A £40,000 restoration during lockdown will help one Banff church emerge from the pandemic looking brighter and more welcoming than ever.
The revamp of Our Lady of Mount Carmel Roman Catholic Church came just in time for the ancient church’s 150th anniversary.
Parish priest Piotr Rytel, who took up his post in October 2019, believes it has been a positive 12 months for the Sandyhill Road church, despite worship being stopped in its tracks by the pandemic.
He said: “On the one hand everyone was sad we couldn’t go to the church and pray during that time, but on the other hand it was good for us because all the work could be done without the additional costs of hiring other space for worship.
“We secured all our fragile spaces and work began in early May.”
Local firms carried out the £40,000 works, paid for by the church and thought to be the first internal maintenance carried out in around 50 years.
They involved the repainting of the walls and ceiling in the main body of the church and sacristy, new chandeliers and wall lighting and a new sound system now covering the entire building.
“It feels so much lighter and brighter,” Father Rytel said.
“It’s really beautiful and more welcoming.
“Every part of the church is now covered by the sound system, giving us more space to spread out the congregation.
“Our congregation all say it’s fresher and they appreciate what has been done.
“When I arrived and realised the 150th anniversary was approaching I felt it would be a good opportunity to mark this with the church renovation.
“Bishop John MacDonald took the first mass in the church in December 1870.”
Another important date will be celebrated in April, on the 700th anniversary of the arrival of the Carmelite order in the area.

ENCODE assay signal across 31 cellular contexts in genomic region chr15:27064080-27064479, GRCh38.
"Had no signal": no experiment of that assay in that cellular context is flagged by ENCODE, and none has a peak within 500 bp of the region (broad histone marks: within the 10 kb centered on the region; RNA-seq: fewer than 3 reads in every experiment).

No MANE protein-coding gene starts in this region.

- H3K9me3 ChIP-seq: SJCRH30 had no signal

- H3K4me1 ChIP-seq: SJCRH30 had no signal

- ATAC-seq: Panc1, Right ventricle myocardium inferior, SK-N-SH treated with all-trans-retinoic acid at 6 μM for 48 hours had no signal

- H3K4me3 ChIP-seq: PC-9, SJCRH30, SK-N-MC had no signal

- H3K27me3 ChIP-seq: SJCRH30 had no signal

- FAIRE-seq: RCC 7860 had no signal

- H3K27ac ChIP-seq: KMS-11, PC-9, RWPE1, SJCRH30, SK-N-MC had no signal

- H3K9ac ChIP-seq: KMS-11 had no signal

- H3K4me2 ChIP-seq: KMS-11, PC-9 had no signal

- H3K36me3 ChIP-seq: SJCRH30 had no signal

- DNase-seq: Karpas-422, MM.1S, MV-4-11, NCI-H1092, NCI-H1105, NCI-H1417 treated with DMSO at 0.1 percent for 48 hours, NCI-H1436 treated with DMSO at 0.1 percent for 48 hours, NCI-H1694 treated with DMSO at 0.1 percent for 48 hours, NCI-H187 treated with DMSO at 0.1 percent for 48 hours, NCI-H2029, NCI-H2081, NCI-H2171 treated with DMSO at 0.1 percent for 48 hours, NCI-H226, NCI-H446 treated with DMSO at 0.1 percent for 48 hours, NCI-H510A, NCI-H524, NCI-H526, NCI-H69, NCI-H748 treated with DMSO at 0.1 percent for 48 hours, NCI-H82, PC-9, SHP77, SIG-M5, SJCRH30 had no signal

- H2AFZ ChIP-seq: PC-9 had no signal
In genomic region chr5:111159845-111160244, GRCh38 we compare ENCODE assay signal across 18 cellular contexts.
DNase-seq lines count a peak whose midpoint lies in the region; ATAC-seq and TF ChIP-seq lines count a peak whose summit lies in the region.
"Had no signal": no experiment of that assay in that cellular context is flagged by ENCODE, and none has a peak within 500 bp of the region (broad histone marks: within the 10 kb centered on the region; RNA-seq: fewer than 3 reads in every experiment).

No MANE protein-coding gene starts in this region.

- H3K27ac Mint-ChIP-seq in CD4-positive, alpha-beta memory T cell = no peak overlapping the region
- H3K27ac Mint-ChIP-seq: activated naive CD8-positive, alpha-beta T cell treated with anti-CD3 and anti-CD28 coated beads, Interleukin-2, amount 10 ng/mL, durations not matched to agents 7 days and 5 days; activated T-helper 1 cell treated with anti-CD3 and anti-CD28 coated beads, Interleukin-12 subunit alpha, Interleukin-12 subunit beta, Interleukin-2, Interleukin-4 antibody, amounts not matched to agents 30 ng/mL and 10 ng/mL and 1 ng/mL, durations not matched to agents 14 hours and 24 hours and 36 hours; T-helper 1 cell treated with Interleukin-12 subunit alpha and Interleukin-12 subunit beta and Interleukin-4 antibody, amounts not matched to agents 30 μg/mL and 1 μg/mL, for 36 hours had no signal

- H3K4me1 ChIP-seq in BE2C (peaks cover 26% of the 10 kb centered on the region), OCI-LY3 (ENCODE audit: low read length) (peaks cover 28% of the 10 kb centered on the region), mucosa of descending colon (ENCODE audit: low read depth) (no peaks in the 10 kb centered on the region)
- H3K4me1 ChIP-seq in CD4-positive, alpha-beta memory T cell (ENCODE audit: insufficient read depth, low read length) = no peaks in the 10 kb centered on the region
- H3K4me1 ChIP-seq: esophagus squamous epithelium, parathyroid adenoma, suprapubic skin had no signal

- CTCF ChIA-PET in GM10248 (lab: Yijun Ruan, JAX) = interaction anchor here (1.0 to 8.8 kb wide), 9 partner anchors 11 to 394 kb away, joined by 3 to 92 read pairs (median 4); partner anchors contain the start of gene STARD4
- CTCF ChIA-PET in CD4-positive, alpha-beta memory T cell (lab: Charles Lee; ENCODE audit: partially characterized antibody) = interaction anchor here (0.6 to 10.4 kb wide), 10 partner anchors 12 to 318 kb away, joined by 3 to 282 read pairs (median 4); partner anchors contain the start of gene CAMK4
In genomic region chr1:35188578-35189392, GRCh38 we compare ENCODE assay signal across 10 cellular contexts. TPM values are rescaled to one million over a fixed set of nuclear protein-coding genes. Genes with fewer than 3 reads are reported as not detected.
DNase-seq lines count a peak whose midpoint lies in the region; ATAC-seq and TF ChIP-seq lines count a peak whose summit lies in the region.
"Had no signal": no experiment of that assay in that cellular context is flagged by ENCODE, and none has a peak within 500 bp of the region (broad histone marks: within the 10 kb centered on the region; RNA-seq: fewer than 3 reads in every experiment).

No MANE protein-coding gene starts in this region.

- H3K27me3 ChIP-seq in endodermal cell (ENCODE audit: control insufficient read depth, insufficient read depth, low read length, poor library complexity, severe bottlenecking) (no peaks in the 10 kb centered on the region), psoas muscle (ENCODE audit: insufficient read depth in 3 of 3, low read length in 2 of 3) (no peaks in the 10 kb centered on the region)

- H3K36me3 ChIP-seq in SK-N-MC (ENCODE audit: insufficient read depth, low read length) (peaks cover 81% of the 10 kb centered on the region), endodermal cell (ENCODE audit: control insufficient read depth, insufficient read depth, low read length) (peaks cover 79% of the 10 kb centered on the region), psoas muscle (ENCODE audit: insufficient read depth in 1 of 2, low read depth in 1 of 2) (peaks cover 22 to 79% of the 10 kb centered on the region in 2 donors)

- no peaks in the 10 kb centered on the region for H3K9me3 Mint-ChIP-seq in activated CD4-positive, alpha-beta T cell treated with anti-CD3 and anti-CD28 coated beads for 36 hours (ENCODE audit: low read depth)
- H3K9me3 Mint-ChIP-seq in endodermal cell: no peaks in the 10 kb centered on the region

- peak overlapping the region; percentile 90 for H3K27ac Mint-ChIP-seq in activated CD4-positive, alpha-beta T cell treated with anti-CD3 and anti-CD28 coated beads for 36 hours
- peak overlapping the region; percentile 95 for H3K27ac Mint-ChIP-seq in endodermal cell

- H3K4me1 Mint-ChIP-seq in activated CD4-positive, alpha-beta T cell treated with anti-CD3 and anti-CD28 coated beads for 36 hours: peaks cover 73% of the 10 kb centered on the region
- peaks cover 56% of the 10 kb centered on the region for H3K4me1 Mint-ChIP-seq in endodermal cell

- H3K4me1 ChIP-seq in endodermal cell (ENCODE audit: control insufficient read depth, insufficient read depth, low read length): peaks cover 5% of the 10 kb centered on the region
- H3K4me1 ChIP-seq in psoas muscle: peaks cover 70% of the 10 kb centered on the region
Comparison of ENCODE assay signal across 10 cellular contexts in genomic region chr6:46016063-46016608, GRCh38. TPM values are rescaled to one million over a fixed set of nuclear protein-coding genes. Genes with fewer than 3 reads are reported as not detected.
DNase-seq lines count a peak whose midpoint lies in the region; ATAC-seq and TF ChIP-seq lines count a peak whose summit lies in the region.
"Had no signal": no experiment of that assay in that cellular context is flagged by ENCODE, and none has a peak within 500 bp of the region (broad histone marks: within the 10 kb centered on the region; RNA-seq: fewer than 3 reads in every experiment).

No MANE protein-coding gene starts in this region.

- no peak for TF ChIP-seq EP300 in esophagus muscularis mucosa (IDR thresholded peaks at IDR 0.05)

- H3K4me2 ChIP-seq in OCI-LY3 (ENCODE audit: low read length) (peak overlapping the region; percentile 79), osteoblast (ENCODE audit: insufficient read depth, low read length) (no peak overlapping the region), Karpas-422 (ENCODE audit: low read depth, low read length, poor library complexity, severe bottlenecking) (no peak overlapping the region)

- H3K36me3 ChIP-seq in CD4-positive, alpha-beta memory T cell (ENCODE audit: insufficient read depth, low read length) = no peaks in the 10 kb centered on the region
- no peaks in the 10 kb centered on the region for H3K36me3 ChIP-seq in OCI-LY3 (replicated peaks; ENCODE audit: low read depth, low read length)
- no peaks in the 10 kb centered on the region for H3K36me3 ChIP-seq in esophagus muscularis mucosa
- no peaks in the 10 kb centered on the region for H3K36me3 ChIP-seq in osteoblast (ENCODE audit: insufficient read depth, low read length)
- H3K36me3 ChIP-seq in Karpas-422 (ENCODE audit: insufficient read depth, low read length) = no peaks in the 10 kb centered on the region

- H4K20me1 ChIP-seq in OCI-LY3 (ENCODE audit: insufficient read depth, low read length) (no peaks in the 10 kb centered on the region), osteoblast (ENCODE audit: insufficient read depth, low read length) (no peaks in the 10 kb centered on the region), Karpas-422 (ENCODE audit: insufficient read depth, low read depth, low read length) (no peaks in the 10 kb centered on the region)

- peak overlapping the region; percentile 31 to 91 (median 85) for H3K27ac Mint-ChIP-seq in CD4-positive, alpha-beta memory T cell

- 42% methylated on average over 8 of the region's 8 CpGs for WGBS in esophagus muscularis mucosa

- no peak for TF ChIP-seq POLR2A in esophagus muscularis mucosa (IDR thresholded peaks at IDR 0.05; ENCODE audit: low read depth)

The church takes its name from the Carmelite Monastery founded in the town by King Robert in 1321.
Father Rytel said: “It’s a special part of the history of this part of Scotland.
“So many places in Banff have connections with Carmelite – for example Carmelite Street is named after the order.
“It’s a chance to bring closer the history of Banff, but from a different angle and one of the reasons this was such a good time to carry out the renovations.”
Father Rytel moved to Scotland from Poland in August 2013.
He first spent six years in Inverness as Polish chaplain at St Mary’s Roman Catholic Church and was appointed a priest under the authority of the Aberdeen Diocese.
He leads his Sunday vigil mass in two parts, one in English to a congregation of about 40 and again in his native Polish to around 120 worshippers.
Members returned to the church once restrictions eased in August.
Chairman of the Parish Pastoral Council, town councillor Glen Reynolds, said the work is “not just a testament to wonderful craftsmanship that was sensitive to the very unique demands of the church, but in very difficult circumstances, is symbolic of the pandemic times in which we live”.
“We had to ensure that safety guidelines were fully complied with, effectively involving the work being carried out alone and behind closed doors,” he added.
“When the completed work was able to be unveiled, it was a stunning revelation.
“It is a makeover and a new normal for not just the building, but for the parish community.”
An video illustrating the work can be viewed on the church’s Facebook page.